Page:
Tuesday, June 28, 2011
Do Not Worry About Tomorrow – SOTM #18
What hiker, setting out to walk the Appalachian Trail, would fill his or her pack with the supplies needed for the entire trip. None, of course. A reasonable person would take what he or she needed to get to the next supply stop on the trail and no more. Anything beyond the necessities would, at best slow progress and, at worst, result in failure to complete the course.
In the Sermon on the Mount, Jesus concluded his admonition to his listeners concerning worry about the necessities of life by saying:
Therefore, do not worry about tomorrow, for tomorrow will worry about itself. Each day has enough trouble of its own.
It is hard not to imagine a smile on Jesus’ face as he said those things. He is playing, wonderfully, with words. He tells his listeners that they do not need to worry because the day itself will worry for them. Of course days don’t worry; they only provide the context in which humans worry. Then he goes further and suggests that it is possible to reach ahead into a coming day and transfer its worries to the present one. How foolish, when we can’t know how many of the concerns of the present day are worthy of worry, to assume that we can select future concerns that need our attention now.
Jesus had been preaching about the evils of what we might call materialism. But more than that, a materialism mixed with faithlessness. At one point he stops to exclaim, “Oh you of little faith.” It is important to pay attention when Jesus uses that phrase. Some have assumed that faith has degrees ranging from a little bit to a great deal. Although Jesus speaks of “little faith” and “great faith” it becomes obvious that “little faith” is inadequate to accomplish anything. Only “great faith” moves mountains. And only “great faith” believes God to supply one’s needs each day. “Little faith” says, if I can build great barns and fill them I’ll be able to rest easy for the rest of my days. “Great faith” says, “Give us, this day, our daily bread.”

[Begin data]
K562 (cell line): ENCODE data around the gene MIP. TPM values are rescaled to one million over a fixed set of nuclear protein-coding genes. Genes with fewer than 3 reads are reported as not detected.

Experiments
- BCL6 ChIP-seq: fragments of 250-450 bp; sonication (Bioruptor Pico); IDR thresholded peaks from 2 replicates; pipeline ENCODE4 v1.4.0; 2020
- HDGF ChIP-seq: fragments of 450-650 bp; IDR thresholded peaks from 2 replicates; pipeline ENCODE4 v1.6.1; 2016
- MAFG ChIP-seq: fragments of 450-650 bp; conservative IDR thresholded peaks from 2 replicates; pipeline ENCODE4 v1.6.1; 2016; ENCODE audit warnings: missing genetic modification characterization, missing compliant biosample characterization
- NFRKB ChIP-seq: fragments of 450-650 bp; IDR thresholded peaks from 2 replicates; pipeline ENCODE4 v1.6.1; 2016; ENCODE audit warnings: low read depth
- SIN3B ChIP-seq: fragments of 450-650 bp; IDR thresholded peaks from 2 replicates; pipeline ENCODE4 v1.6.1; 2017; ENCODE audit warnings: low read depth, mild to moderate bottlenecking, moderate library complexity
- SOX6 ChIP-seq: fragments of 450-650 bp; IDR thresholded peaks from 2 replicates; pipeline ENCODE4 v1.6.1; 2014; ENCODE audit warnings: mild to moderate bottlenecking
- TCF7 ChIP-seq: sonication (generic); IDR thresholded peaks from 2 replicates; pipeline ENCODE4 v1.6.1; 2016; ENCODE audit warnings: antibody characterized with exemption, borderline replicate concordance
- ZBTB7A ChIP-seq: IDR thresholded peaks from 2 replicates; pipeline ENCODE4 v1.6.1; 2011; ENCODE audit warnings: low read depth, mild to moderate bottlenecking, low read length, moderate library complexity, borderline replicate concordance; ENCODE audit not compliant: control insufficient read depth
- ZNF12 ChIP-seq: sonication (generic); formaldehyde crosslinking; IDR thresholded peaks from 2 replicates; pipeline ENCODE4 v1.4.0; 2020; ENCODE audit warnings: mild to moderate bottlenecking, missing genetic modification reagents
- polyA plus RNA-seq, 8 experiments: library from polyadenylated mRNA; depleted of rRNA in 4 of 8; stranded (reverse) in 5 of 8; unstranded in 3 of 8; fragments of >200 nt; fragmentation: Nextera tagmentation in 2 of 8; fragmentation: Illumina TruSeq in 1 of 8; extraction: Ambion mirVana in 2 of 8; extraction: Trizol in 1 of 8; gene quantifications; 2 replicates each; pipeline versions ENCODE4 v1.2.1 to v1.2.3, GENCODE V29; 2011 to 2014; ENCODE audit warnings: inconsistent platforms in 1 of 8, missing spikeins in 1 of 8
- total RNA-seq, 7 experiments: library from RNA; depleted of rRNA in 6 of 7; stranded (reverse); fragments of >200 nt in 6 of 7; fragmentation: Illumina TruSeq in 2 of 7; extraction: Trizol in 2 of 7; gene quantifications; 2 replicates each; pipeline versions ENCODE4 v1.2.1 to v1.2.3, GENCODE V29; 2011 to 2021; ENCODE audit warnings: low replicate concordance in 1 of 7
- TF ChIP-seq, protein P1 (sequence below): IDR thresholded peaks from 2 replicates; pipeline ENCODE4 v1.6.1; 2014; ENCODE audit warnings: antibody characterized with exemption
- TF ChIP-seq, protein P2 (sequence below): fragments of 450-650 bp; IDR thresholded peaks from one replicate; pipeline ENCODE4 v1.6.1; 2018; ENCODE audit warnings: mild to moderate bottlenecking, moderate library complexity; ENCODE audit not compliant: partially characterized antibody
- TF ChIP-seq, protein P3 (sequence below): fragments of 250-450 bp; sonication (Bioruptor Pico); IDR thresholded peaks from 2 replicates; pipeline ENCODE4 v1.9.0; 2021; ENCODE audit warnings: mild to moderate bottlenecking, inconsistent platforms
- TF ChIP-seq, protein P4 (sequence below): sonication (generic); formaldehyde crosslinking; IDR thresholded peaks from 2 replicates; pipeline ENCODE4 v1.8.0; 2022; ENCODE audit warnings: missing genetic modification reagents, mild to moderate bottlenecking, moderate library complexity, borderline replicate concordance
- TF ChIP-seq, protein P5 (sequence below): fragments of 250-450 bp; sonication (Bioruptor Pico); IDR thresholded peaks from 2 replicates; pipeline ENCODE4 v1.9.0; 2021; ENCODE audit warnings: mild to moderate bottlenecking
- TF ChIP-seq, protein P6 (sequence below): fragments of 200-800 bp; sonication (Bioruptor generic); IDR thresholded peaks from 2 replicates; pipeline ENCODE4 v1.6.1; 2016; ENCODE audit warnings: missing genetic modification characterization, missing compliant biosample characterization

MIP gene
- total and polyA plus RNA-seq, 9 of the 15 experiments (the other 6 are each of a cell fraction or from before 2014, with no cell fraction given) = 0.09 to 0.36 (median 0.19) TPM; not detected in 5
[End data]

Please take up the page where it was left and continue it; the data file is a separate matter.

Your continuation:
Jesus does not suggest that the lilies of the field, or the sparrows, are provided for because of their faith. He cites them as examples of God’s care for the least of his creatures. Observing such care, we should have no doubt that he will care for us.
The pagans – who, by the way, live in the kingdom of this world – concern themselves with the amassing of food and drink, and clothing because they do not know what the children of the kingdom of God know. Children of the kingdom of God know that He has all their needs covered; that he even has the hairs on their head numbered. They are free to “seek first the kingdom of God and God’s righteousness” knowing that all those things the pagans run after, will be given to them.
So, fellow hikers, as you fill your backpacks for the next day’s journey, pack just enough to get to the next way-station. There will be a new supply waiting there. And if there are unexpected needs along the way, trust that the one who planned the excursion can provide all that is needed to get you to your destination safe and sound.
There is a special bonus for those who pack lightly and trust greatly. They have more energy to expend exploring the wonders of the trail, seeking first the good things, knowing there will be enough of the necessities to keep them going.